Erasing Women: Queen Elizabeth I of England Was ‘Non-Binary’, Claims ‘Trans Awareness’ Academic

UNSPECIFIED - CIRCA 1800: ELIZABETH I, 1533-1603. Queen of England From the painting by Zucchero at Hatfield House. (Photo by Universal History Archive/Getty Images)
Universal History Archive/Getty Images

In the latest example of historical revisionism being used to erase women by the woke LGBTQ+ movement, a scholar has claimed that Queen Elizabeth I of England was “non-binary”.

Along with the announcement from Shakespeare’s Globe Theatre that they have cast St Joan of Arc as a “gender-neutral” character in an upcoming play, Dr Kit Heyam penned a blog post for the theatre’s website earlier this month defending why “it was necessary” to use modern gender theory when looking at the past.

Dr Heyam, who describes himself as a “trans awareness trainer” with (they/them or he/him) pronouns, said St Joan was not the only historical example of LGBTQ+ figures, claiming that 10th-century ruler Æthelflæd, Lady of the Mercians, and Queen Elizabeth I of England were both transgender.

“Æthelflæd, who governed Mercia after the death of their [sic] husband, was later described as ‘conducting…Armies, as if she had changed her sex’: to take on a male-coded military role was, in some sense, for Æthelflæd to become male,” Heyam wrote.

“Elizabeth I, similarly, described themself [sic] regularly in speeches as ‘king’, ‘queen’ and ‘prince’, choosing strategically to emphasise their female identity or their male monarchical role at different points,” he added.  “Inhabiting that social role and dressing in the clothes associated with it, while living and working among men, may not just have felt like gendered defiance: it may have had a profound impact on their sense of self.”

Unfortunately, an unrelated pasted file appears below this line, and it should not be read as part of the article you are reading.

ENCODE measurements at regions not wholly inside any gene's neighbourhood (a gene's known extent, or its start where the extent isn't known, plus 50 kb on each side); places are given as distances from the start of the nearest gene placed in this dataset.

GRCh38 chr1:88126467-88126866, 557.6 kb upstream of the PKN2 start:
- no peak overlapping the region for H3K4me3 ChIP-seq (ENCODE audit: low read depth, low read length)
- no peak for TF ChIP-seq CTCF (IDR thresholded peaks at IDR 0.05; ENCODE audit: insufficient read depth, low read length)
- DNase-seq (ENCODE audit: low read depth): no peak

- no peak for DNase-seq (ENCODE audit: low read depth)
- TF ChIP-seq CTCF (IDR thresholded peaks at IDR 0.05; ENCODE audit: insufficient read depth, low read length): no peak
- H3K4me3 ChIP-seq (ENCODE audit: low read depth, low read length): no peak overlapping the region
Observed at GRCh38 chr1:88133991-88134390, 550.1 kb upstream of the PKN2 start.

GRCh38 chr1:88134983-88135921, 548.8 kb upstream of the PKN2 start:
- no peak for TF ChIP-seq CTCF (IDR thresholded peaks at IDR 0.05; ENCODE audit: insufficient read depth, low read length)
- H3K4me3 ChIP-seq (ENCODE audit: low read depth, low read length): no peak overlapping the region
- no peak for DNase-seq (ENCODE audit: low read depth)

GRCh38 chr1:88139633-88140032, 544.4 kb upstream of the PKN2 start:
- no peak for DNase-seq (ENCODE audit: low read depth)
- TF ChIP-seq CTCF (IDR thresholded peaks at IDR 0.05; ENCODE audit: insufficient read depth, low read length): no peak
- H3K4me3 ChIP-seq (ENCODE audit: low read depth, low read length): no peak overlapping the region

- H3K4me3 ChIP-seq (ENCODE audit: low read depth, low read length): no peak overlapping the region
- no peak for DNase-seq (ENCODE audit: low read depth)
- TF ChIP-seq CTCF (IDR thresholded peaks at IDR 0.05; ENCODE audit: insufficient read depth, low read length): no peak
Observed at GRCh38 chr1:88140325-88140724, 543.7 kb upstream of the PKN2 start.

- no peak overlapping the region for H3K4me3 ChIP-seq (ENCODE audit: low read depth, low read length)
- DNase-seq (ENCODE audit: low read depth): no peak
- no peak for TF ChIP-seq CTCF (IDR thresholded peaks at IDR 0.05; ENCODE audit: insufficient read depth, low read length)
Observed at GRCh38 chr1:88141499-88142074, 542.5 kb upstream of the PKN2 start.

Born in 1533, Elizabeth I was one of the longest-serving rulers in British history, behind only Queen Victoria and her namesake Queen Elizabeth II, the current reigning monarch. She was famed for her success as a military commander, defeating the powerful Spanish Armada, as for her devotion to England, purportedly remaining a virgin her entire life.

There have long been conspiracy theories surrounding her gender, such as the one promoted by 19th-century Dracula author Bram Stoker, which posited that Queen Elizabeth I cut such a masculine figure because she was in fact a man and that the real Elizabeth had died as a child and was replaced by a boy with similar features.

The “Bisley Boy” theory attempted to explain why she remained a virgin throughout her life and was able to command such respect militarily. However, the theory was based on merely circumstantial evidence, with many counterfactuals, such as her having been inspected by doctors to determine if she could bear children.

Ironically, some gender-critical feminists have noted that the woke LGBTQ+ view of history is actually “gender conservative” in that it assumes that women cannot do “manly” things.

Philosopher Dr Jane Clare Jones told The Telegraph: “This is a really great example of the inherent gender conservatism in gender identity ideology. Traditional gender conservatism says that men must do ‘manly’ things, and women must do ‘womanly’ things.

“Gender identity ideology reverses that and then we end up with the idea that anyone who does ‘manly’ things must be a man, and anyone who does ‘womanly’ things must be a woman.

“This is how we end up in a situation in which historical women who have performed traditionally ‘masculine’ roles end up being re-categorised as ‘trans men’ or ‘non-binary’ or ‘not-women’ in some way. This is a really regressive message to be sending out, especially to young women.”

Feminist author Joan Smith added: “Women and girls are entitled to reject stereotypes without losing our sex. We didn’t have enough female role models to start with, we have spent decades rediscovering women artists, authors, leaders. And now a regressive ideology is trying to take them away.”

Follow Kurt Zindulka on Twitter here @KurtZindulka


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